Actual vs Optimal Size of the Public Sector in South Africa


  • Ewert P.J. Kleynhans
  • Clive Egbert Coetzee


Economic growth; optimum level; public sector


The optimal size of government or the public sector in general has been the topic of many
studies and debates all over the world. There are some who state that the public sector should play a
much greater role in the economy, while others proclaim the private economy is a much better placed
to generate the desired economic outcomes. This article investigates this issue and applies it to South
Africa as there is no consensus on the optimal size of the South African government. The reporting
formats of the National Treasury and South African Reserve Bank (SARB) were used to define the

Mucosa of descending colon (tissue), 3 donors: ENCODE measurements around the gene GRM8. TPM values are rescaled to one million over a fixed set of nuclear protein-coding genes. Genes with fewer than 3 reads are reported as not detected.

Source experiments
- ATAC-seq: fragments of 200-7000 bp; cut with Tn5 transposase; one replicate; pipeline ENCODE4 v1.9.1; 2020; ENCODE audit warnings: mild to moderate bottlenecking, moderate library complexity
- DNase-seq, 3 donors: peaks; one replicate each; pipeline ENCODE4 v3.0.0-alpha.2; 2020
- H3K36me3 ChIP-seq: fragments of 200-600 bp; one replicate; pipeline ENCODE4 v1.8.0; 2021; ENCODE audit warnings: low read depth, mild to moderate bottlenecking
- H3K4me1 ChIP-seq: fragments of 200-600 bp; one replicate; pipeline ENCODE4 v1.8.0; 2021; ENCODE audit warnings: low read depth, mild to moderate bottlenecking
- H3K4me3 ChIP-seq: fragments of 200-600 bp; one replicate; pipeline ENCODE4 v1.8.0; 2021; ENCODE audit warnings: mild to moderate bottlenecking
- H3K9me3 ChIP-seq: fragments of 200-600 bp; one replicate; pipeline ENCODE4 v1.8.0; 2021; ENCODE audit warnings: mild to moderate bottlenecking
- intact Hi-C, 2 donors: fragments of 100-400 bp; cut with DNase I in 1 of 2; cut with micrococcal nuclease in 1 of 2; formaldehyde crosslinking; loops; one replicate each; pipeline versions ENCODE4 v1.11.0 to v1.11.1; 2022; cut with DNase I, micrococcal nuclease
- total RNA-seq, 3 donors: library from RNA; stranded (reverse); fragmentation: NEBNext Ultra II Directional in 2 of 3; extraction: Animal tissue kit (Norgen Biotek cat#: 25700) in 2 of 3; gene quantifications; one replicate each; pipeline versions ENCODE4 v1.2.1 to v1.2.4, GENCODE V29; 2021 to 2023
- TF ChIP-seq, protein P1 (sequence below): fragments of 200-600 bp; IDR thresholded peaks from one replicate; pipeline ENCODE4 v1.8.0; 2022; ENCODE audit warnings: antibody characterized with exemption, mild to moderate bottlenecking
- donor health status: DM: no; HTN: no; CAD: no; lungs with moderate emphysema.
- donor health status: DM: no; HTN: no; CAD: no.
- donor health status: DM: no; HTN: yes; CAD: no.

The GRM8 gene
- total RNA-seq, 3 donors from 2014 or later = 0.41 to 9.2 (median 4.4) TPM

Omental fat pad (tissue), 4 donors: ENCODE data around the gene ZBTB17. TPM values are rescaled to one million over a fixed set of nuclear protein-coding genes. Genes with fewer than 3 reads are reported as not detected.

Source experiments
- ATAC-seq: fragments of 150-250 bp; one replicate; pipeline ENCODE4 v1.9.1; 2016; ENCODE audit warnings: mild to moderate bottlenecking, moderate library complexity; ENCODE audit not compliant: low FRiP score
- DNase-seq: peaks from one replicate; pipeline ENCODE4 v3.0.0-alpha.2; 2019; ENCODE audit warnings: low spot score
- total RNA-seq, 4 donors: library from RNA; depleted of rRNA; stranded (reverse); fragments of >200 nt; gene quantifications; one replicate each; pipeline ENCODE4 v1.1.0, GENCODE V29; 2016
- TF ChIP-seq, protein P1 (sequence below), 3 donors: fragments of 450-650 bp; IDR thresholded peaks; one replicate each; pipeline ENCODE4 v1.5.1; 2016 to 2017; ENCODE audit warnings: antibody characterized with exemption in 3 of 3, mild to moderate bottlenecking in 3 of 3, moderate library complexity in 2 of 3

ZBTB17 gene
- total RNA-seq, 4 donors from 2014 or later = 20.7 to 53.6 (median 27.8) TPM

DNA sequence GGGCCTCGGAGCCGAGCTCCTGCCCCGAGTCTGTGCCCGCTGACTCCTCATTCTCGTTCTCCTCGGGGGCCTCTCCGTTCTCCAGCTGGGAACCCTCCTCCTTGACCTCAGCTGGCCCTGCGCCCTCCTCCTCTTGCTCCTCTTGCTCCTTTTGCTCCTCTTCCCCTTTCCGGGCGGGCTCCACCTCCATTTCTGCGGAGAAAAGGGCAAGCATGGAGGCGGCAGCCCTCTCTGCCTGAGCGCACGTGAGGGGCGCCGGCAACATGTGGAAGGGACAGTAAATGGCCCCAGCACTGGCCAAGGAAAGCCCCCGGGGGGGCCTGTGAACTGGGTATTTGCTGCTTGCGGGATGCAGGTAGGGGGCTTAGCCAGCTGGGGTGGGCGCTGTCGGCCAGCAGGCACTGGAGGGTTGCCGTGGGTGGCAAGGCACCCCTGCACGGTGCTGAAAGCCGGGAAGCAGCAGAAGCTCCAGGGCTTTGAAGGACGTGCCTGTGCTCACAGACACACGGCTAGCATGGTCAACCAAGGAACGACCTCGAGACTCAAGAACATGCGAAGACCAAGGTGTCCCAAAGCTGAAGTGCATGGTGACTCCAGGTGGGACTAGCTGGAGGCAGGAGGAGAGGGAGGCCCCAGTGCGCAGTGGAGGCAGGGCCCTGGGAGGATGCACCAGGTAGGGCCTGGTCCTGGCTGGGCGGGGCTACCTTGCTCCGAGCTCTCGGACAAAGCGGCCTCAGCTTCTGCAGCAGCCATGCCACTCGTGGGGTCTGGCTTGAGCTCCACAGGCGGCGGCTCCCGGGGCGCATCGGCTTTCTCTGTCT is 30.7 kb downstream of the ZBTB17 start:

public sector, and estimate its actual size and contribution to the country’s economy. The research
period ranges from 1992 to 2017. In theory, the BARS or Armey curve suggests that there exists an
inverted U shape association between the size of government and optimal economic growth, and that
was tested. Various regression equations were assessed using the fully modified OLS (FMOLS)
estimation technique. The optimum level of the public sector size is estimated to be between 18 and
24% of the economy, which compares to the current level of between 30 and 50%, while optimal levels
were experience between 2005 and 2007. The results suggest that the size of the South African public
sector is significantly larger than optimal.